“I see. Also, did the captain close the door after he left?”

    “No, he did not,” the arbedec replied. “Which is unprecedented, given the nature of my environment.”

    Farz raised his voice, declaring the interview over. Without so much as w warning, he threw the spare uniform at the arbedec. He recoiled from it, sparking furiously as he did.


    “What of it?” he replied, furious. “This creature is clearly guilty. Look!” He picked up the suit, banging it hard against the wall. The sound reverberated around the room, the sharp clang of two hard surfaces colliding. “This uniform is stiff as a board. That solves the mystery.

    “Arbedec! You are charged with double homicide. As acting captain, I am authorised to seal you in this room until we reach a designated port, at which time you will be handed over to the authorities.”

    And with that Farz stormed out, ignoring the wails of protest coming from his translator.


    “The arbedec is innocent.”

    Once more, the two of them were back in the hall, alone. Now that the mystery had been resolved, as such, the crew were hard at work catching up on the endless list of tiny jobs that had been postponed in the hunt for clues. And with the excitement gone, Slim and the toulan had retreated to their quarters.

    “What the hell do you mean?” Farz said, pounding the table. “The creature is a murderer, we have proof.”

    “What you have is a theory. I have a better one.”

    Farz glared at him. “Oh really? Let’s see then. The arbedec’s quarters are close to the captain’s. Shouting was heard, and there was a struggle. The two victims were killed by electrical shock which could only have come from the arbedec. The creature then ran and hid. It now, on top of all that, is refusing to tell us what happened after the captain left his quarters. Which of these facts do you dispute?”

    “None,” replied Wilki Jhanden calmly.

    “Then the creature is a murderer.”

    “Not necessarily. For one thing, the fact that there was a struggle is odd. The alleged murderer is largely immaterial, and capable of killing in an instant. At what stage would the victims have been able to trash the room? Also, while you were locking up the arbedec and issuing orders, I was busy looking over the transcript of the interview. Notice that he said… what was it? ‘I did not witness any of the events’. Pretty odd wording, I thought, so I looked up arbedecs on the central computer. Information is sparse, but it seems that they have no word for ‘forget’. It seems that lacking a memory is a rare thing for them, so rare that it’s a source of arguments when dealing with other species. They can’t understand what it means to forget.”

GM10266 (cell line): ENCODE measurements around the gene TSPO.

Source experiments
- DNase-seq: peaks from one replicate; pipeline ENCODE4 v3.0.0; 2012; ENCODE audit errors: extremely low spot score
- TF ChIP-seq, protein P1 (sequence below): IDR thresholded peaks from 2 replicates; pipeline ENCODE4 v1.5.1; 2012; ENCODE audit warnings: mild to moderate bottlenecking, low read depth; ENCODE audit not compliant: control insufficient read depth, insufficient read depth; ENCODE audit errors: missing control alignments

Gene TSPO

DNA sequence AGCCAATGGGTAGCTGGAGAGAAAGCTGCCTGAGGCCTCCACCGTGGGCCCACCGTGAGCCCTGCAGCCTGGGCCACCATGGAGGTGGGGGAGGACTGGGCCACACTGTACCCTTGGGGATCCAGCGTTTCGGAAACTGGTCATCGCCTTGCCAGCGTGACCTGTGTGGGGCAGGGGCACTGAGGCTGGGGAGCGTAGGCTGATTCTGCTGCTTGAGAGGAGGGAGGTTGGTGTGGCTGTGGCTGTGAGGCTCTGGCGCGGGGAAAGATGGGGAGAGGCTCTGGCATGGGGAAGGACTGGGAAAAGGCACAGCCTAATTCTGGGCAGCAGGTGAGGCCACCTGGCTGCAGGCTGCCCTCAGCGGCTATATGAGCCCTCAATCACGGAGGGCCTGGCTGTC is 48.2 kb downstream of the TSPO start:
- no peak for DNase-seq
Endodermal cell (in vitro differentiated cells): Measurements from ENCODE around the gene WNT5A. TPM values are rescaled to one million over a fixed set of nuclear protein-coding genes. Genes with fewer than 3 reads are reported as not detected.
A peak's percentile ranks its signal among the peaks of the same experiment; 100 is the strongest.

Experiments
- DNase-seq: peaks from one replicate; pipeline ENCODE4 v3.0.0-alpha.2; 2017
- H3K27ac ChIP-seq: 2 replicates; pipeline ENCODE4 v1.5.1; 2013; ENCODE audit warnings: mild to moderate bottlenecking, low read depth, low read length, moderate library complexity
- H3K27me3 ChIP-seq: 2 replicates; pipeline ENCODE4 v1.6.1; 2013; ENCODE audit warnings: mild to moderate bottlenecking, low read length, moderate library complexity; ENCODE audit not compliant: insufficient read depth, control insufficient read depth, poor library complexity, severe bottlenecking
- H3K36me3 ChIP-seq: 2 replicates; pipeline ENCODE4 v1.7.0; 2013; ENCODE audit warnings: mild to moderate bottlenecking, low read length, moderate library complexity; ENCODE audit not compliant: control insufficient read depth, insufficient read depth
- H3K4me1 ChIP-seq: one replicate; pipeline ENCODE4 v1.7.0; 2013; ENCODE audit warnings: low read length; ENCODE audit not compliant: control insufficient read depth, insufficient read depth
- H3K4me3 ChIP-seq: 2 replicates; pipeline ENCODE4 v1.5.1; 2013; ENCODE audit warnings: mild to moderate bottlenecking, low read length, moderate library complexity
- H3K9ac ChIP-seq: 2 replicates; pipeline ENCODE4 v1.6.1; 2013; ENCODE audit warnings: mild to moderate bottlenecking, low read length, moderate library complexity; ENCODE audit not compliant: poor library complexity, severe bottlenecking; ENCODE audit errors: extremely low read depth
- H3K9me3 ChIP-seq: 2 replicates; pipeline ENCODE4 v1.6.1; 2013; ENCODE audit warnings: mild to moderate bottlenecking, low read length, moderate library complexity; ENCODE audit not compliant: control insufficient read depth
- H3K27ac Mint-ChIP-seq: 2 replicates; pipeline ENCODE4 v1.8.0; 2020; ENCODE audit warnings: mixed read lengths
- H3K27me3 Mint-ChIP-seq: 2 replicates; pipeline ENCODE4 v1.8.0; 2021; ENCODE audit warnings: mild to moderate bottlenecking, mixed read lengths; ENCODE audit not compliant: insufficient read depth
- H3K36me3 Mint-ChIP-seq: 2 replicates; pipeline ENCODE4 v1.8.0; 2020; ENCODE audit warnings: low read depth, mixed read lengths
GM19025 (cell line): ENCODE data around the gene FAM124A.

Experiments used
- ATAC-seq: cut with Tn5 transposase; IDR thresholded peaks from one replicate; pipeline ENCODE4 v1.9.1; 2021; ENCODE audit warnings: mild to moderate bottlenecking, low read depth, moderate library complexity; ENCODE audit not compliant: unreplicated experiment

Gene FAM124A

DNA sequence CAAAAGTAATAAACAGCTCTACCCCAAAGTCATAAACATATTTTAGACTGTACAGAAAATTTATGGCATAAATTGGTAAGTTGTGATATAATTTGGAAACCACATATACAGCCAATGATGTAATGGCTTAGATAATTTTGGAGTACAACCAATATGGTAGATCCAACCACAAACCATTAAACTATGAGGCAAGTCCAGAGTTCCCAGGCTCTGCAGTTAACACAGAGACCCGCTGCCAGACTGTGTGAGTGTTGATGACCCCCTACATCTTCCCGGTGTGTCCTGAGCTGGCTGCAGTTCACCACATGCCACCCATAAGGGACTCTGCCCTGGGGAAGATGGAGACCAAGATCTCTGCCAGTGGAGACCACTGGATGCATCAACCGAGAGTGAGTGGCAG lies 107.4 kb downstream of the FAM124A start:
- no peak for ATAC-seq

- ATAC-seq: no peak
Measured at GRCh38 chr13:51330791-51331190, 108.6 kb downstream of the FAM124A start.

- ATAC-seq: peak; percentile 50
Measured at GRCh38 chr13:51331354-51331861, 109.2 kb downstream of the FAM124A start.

Farz snorted. “So?”

    “So, it means if it can’t understand the concept of forgetting, how would it lie about forgetting?”

    “You are quibbling, Wilki,” he replied. “This one has encountered humans, maybe it is capable of imagining forgetfulness. Besides, you contradict yourself - if it can’t forget, why can’t it remember? As for the room, there are a thousand ways it could have gone down, many involving a struggle.”

    Wilki nodded. “These objections aren’t fatal to your verdict. But they were enough to get me thinking about alternative theories. I can test one of them, with your permission, though I’ll need access to a long range communicator. Preferably one you wont miss”

    *continued below*
    Last edited by AllWalker; 10 Dec 2010 at 06:07 PM.
    Something tells me we haven't seen the last of foreshadowing.

  2. #2
    Content Generator AllWalker's avatar
    Mar 2009



    It was impossible to tell what the arbedec was experiencing based on outward displays of emotion, but Wilki imagined it was surprised when he entered the room carrying a small box. “What is it?” it asked through the translator.

    “Proof,” he replied, “of your innocence. But listen: Farz believes you are guilty, and is willing to destroy this evidence. The death of his captain has affected him badly. So I need you to keep this safe and hidden, at least for a little while. Okay?”

    “I will protect this box,” he answered, “though I don’t understand.”

    “You will,” he said, exiting the room.

    “Well?” Farz asked once the door was shut.

    “You heard us, he knows that he needs to protect that box at all costs.” Jhanden held up a small remote, smiling. “Oh, turn on the intercom to his room, would you? You’ll want to hear what happens when I push this button.” He did so, looking at Jhanden expectantly. With an exaggerated flourish, he pressed the button.